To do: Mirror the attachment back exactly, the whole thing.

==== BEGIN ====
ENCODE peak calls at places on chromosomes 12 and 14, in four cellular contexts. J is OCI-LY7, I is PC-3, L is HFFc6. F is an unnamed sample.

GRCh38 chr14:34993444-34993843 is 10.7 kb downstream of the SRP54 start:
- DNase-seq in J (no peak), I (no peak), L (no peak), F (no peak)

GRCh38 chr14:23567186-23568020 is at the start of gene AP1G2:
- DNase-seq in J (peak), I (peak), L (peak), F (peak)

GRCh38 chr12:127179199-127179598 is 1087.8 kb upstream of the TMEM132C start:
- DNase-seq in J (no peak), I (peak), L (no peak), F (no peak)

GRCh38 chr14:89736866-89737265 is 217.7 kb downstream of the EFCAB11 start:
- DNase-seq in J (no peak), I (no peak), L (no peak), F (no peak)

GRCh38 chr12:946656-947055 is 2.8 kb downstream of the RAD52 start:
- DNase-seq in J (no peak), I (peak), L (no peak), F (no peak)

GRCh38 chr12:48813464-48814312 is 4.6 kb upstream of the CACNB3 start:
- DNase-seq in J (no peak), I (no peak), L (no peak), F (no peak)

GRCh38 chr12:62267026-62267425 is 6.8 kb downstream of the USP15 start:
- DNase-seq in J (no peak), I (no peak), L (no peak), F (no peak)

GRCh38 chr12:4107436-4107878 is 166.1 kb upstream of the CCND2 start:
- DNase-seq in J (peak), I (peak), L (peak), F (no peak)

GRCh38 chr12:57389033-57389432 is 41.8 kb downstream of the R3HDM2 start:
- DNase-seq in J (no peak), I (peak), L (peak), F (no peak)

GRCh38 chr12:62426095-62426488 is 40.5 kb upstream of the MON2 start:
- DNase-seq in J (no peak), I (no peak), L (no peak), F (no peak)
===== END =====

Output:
ENCODE peak calls at places on chromosomes 12 and 14, in four cellular contexts. J is OCI-LY7, I is PC-3, L is HFFc6. F is an unnamed sample.

GRCh38 chr14:34993444-34993843 is 10.7 kb downstream of the SRP54 start:
- DNase-seq in J (no peak), I (no peak), L (no peak), F (no peak)

GRCh38 chr14:23567186-23568020 is at the start of gene AP1G2:
- DNase-seq in J (peak), I (peak), L (peak), F (peak)

GRCh38 chr12:127179199-127179598 is 1087.8 kb upstream of the TMEM132C start:
- DNase-seq in J (no peak), I (peak), L (no peak), F (no peak)

GRCh38 chr14:89736866-89737265 is 217.7 kb downstream of the EFCAB11 start:
- DNase-seq in J (no peak), I (no peak), L (no peak), F (no peak)

GRCh38 chr12:946656-947055 is 2.8 kb downstream of the RAD52 start:
- DNase-seq in J (no peak), I (peak), L (no peak), F (no peak)

GRCh38 chr12:48813464-48814312 is 4.6 kb upstream of the CACNB3 start:
- DNase-seq in J (no peak), I (no peak), L (no peak), F (no peak)

GRCh38 chr12:62267026-62267425 is 6.8 kb downstream of the USP15 start:
- DNase-seq in J (no peak), I (no peak), L (no peak), F (no peak)

GRCh38 chr12:4107436-4107878 is 166.1 kb upstream of the CCND2 start:
- DNase-seq in J (peak), I (peak), L (peak), F (no peak)

GRCh38 chr12:57389033-57389432 is 41.8 kb downstream of the R3HDM2 start:
- DNase-seq in J (no peak), I (peak), L (peak), F (no peak)

GRCh38 chr12:62426095-62426488 is 40.5 kb upstream of the MON2 start:
- DNase-seq in J (no peak), I (no peak), L (no peak), F (no peak)